Focus: NSW rewrites regulation of private water and sewage infrastructure
26 November 2014
In brief: New legislation makes important changes to the regulatory scheme applying to private water and sewage infrastructure in NSW. In particular, the reforms change the way in which water infrastructure is approved and licenced by the NSW Government. Partner Andrew Mansour (view CV) and Lawyer Jerome Entwisle discuss the amendments and impacts on the water industry in NSW.
How does it affect you?
- Companies looking to invest in 'high risk' private water and sewage infrastructure in NSW should be aware that the licensing regime has now been amended so that:
- approval from the Independent Pricing and Regulatory Tribunal (IPART) will be required to design and commission water industry infrastructure; and
- entity-based licences will be required from the Minister for Natural Resources, Lands and Water to operate or supply water from such infrastructure.
- Current licence holders will not need to take any steps to bring themselves under the regime, as the new Act provides for the automatic granting of relevant licences and approvals to owners, operators and retailers. However, additional conditions may be imposed on these new licences and licence holders will need to review their current arrangements to ensure they are compliant.
The Water Industry Competition Amendment (Review) Act 2014 (NSW) (the Act) is the culmination of an extended review of NSW's water industry regulatory structure as part of the Urban Water Regulation Review. That review recommended a number of substantial amendments to the current regime under the Water Industry Competition Act 2006 (NSW) (the WIC Act), including:
- separating licensing from scheme approval and making operational and retail licensing entity-based;
- introducing a 'risk-based' approach to regulation of water infrastructure so that only 'high risk' water infrastructure would be regulated by IPART under the WIC Act, leaving 'low-risk' schemes to be regulated by local councils;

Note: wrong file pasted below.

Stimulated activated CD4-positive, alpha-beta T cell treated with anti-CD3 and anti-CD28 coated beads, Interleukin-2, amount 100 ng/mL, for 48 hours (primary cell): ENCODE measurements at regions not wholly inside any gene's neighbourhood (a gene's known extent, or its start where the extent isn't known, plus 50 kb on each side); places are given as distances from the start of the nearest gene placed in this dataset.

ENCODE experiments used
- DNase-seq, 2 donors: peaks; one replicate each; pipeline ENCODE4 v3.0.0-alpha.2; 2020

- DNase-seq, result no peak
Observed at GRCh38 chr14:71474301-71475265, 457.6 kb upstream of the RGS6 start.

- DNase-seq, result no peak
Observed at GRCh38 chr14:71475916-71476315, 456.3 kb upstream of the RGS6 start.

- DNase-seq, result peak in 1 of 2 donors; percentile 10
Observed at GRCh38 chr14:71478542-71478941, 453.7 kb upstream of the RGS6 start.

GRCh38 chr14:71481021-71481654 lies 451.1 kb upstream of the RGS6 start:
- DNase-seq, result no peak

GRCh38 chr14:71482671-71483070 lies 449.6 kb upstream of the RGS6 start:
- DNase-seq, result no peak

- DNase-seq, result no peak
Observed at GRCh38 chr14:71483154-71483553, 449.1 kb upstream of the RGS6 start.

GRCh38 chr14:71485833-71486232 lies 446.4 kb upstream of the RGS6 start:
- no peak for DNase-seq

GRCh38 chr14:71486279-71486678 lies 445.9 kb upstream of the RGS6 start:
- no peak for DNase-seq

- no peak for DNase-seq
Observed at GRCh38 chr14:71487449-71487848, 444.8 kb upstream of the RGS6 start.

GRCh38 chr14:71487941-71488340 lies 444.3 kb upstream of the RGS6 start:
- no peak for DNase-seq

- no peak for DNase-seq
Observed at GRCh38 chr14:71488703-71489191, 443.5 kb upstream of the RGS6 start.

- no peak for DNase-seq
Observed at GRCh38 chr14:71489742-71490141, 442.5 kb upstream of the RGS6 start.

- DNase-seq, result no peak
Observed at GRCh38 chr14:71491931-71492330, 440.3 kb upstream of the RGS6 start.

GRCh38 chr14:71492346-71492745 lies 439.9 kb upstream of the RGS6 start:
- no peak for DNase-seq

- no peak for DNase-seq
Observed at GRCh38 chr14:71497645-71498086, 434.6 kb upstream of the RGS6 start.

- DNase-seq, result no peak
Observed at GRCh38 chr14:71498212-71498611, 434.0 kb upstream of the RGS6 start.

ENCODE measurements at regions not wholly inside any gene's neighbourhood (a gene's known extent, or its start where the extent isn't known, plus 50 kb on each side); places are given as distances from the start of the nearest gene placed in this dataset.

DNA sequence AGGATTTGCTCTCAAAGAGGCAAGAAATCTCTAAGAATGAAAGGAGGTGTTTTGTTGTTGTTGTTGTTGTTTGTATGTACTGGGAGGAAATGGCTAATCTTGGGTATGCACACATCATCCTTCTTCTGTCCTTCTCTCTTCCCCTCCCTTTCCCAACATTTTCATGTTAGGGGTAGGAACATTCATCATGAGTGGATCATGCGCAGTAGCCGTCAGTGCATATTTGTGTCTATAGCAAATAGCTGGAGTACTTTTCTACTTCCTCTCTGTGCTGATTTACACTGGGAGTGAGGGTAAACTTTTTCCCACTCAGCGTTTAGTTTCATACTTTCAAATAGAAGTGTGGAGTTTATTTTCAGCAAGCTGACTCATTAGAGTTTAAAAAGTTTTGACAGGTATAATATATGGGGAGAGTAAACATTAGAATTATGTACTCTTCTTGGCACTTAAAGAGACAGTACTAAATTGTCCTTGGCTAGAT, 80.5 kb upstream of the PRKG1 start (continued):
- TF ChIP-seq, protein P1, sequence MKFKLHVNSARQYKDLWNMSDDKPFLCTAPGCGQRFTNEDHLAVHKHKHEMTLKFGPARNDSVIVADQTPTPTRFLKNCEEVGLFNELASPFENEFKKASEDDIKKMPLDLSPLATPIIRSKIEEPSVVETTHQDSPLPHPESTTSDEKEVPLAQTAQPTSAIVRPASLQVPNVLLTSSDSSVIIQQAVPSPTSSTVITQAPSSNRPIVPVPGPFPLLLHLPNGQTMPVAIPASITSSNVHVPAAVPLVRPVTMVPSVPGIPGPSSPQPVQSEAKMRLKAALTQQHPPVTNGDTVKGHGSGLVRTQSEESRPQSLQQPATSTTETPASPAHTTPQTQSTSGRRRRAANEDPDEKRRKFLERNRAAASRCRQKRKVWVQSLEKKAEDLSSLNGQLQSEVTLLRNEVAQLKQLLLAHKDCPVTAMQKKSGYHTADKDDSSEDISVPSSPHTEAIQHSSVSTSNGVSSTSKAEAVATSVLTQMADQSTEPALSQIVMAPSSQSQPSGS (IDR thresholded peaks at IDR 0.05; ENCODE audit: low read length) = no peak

- increasing contestability in the retail water market by removing the requirement that retailers purchase sufficient water from a private operator rather than a public utility and by introducing deemed contracts; and
- strengthening 'last resort' arrangements, including introducing the concept of an operator of last resort.
Each of these recommendations have been adopted in the Act, which has now been passed but will only commence on a day proclaimed by the Governor. This will presumably be after related regulations under the WIC Act have been considered.
Application of new licensing and approval regime
The Act will repeal the current Part 2 of the WIC Act and will provide for an entirely new licensing and approval regime for 'high risk' water industry infrastructure, which is defined as infrastructure comprising:
- an integrated system for providing water or sewerage services to 30 or more small retail customers (a category A scheme); or
- a facility for the production of:
- drinking water that has a design capacity of more than 500 kilolitres each day; or
- sewerage that has a design capacity of more than 750 kilolitres each day;
together with any reticulation network connected to the facility.
The new licensing and approval requirements will not apply to infrastructure within the area of operations of a public water utility (eg Sydney Water) or infrastructure that is already subject to an approval under section 68 of the Local Government Act 1993 (NSW).
Design and operational approval
The WIC Act currently provides for scheme-specific licences that allow the construction, maintenance and operation of the scheme to which they relate. The Act will now require proponents of new water industry infrastructure to obtain two approvals from IPART as part of the construction and commissioning of the infrastructure. These are:
- design approval to construct, install or alter relevant water industry infrastructure; and
- operational approval (to be held by the owner of the infrastructure) to operate relevant water industry infrastructure on a commercial basis.
Neither or these approvals allows the actual operation of the infrastructure or sale of services by means of the infrastructure, as these activities now require separate licences (see below).
Under the new regime, IPART can only grant design or operational approval to an applicant where it is satisfied that the applicant:
- is a 'suitable corporation' by reference to a number of factors, including its financial, technical and organisational capacity and its regulatory record; and
- is a licensed operator or has suitable arrangements in place with a licensed operator; and
- (for operational approval of a category A schemes) is a licensed retailer or has suitable arrangements in place with a licensed retailer to sell the relevant water or sewerage services.
These requirements are reinforced by new mandatory conditions for design and operational approvals.